CHAP. was esteemed despicably ludicrous. The Spaniards scorned to repeat their voyages to the cold and frozen north; in the south, and in the south only, they looked for "great and exceeding riches." The adventure of Gomez had no political results. It had been furthered by the enemies of Cabot, who was, at that time, in the service of Spain; and it established the reputation of the Bristol mariner.2
But neither the fondness of the Spanish monarch for extensive domains, nor the desire of the nobility for new governments, nor the passion of adventurers for undiscovered wealth, would permit the abandon1526. ment of the conquest of Florida. Permission to invade that territory was next sought for and obtained by Pamphilo de Narvaez, a man of no great virtue or reputation. This is the same person, who had been sent by the jealous governor of Cuba to take Cortes prisoner, and who, after having declared him an outlaw, was himself easily defeated. He lost an eye in the affray, and his own troops deserted him. When brought into the presence of the man, whom he had promised to arrest, he said to him, "Esteem it great good fortune, that you have taken me captive." Cortes replied, and with truth, "It is the least of the things I have done in Mexico."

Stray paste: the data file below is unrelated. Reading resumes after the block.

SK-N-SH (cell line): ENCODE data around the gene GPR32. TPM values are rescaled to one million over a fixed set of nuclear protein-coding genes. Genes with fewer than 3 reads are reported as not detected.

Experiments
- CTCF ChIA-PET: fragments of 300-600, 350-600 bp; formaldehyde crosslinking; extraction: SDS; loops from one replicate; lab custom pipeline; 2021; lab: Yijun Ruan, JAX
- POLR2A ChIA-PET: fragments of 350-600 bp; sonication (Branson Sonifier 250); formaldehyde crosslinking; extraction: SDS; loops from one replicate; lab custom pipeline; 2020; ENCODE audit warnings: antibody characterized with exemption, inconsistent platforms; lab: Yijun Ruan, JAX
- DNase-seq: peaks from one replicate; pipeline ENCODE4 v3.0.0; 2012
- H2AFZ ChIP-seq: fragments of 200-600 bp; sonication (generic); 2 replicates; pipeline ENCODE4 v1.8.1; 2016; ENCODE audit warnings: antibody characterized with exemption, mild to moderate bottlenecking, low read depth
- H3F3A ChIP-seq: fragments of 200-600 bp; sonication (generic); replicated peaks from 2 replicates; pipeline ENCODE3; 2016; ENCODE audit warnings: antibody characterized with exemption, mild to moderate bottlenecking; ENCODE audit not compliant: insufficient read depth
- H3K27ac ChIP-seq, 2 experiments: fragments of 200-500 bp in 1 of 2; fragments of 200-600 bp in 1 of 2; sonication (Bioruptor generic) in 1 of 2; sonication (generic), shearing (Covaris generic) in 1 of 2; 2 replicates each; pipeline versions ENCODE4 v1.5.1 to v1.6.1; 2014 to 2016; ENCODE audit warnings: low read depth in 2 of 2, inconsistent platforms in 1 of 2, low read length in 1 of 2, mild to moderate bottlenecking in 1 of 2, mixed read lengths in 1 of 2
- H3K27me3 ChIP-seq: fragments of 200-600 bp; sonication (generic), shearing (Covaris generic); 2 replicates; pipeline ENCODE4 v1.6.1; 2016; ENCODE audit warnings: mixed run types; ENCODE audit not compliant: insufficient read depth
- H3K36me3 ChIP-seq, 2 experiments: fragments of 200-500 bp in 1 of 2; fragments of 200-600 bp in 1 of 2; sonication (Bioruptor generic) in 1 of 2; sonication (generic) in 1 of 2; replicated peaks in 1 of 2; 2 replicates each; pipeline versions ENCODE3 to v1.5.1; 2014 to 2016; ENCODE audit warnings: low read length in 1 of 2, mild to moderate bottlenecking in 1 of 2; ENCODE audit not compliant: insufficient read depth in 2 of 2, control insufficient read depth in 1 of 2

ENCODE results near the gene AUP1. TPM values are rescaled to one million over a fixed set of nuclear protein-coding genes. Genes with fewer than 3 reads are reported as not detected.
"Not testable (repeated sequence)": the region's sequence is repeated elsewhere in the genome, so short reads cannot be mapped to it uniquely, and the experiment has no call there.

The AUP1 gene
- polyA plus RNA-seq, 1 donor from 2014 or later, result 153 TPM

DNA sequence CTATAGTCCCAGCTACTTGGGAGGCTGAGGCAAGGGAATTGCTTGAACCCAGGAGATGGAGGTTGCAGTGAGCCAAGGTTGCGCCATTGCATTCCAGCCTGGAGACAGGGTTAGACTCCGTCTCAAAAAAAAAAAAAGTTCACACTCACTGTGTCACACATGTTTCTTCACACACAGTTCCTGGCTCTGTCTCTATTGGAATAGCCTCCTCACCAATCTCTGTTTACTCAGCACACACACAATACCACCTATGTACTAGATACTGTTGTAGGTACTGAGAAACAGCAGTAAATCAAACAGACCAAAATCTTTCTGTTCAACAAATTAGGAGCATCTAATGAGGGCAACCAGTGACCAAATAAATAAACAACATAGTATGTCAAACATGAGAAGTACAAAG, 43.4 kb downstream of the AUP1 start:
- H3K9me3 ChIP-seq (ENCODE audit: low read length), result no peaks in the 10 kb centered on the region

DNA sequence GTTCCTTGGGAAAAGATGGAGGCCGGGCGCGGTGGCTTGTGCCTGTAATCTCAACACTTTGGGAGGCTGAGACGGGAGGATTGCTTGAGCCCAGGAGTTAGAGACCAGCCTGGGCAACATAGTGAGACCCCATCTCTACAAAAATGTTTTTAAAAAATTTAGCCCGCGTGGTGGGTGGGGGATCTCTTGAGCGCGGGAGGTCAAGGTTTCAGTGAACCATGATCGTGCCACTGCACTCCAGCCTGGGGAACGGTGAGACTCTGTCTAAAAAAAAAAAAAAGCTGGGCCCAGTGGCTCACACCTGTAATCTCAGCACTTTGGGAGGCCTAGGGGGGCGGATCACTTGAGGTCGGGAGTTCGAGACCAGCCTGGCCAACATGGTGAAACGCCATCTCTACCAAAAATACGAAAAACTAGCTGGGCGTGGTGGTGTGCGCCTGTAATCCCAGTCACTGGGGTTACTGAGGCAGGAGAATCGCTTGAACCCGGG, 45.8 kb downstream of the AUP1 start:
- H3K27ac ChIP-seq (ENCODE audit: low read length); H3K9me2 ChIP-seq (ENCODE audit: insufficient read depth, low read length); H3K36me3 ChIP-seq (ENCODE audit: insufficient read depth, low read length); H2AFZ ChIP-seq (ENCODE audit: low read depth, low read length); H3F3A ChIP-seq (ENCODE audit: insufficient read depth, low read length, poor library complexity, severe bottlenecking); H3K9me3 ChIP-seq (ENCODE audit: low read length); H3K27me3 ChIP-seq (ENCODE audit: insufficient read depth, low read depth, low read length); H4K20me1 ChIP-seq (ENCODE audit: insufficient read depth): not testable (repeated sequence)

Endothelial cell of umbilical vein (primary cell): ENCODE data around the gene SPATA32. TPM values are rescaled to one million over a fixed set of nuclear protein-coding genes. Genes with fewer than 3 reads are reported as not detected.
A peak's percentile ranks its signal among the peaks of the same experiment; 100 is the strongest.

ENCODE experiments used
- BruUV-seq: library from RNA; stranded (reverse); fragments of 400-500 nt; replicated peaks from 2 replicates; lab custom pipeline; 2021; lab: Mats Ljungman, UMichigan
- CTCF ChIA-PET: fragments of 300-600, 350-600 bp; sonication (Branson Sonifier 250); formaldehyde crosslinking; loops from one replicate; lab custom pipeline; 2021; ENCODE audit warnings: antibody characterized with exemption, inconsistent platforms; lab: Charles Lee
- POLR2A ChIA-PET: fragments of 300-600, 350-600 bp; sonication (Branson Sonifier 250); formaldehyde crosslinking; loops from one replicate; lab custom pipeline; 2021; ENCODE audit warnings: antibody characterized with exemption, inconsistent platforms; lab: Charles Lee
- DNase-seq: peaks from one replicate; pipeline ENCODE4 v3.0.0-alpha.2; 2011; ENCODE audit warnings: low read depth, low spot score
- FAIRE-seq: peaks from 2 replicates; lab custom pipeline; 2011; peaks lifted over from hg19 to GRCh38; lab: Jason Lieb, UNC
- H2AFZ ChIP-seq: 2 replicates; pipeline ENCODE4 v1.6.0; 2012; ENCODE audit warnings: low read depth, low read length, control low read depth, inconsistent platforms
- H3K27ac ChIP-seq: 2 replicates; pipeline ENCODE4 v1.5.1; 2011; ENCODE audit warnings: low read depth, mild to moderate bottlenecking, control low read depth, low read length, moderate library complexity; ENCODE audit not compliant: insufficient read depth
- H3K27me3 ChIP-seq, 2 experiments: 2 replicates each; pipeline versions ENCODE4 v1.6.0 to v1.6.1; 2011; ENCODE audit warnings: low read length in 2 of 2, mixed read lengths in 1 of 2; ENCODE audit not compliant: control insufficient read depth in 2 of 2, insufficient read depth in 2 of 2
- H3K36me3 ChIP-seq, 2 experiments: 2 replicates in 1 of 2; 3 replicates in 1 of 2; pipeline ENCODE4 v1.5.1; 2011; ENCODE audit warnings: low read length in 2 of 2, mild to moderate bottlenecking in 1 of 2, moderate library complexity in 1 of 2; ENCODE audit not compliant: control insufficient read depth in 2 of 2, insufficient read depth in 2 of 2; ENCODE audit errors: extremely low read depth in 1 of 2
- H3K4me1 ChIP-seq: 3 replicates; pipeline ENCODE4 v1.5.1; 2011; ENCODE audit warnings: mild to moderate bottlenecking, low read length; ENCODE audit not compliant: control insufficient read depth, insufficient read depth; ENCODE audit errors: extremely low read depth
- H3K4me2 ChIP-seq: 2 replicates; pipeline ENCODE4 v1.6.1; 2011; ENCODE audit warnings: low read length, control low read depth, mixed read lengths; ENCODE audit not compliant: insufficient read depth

The territory, placed at the mercy of Narvaez, extended to the river of Palms; further, therefore, to the west, than the territory which was after
1 Peter Martyr, d. viii. l. x.
2 Peter Martyr, d. vi. l. x., and d. viii. l. x. Gomara, c. xl. Herrera, d. iii. l. viii. c. viii.
3 Cortes, Carta de Relacion, c. i. s. xxxv -xxxvii. in Barcia, v. i. p. 36-44. Gomara, Cronica de la Nueva España, c. xcvi—ci.
FLORIDA-PAMPHILO DE NARVAEZ.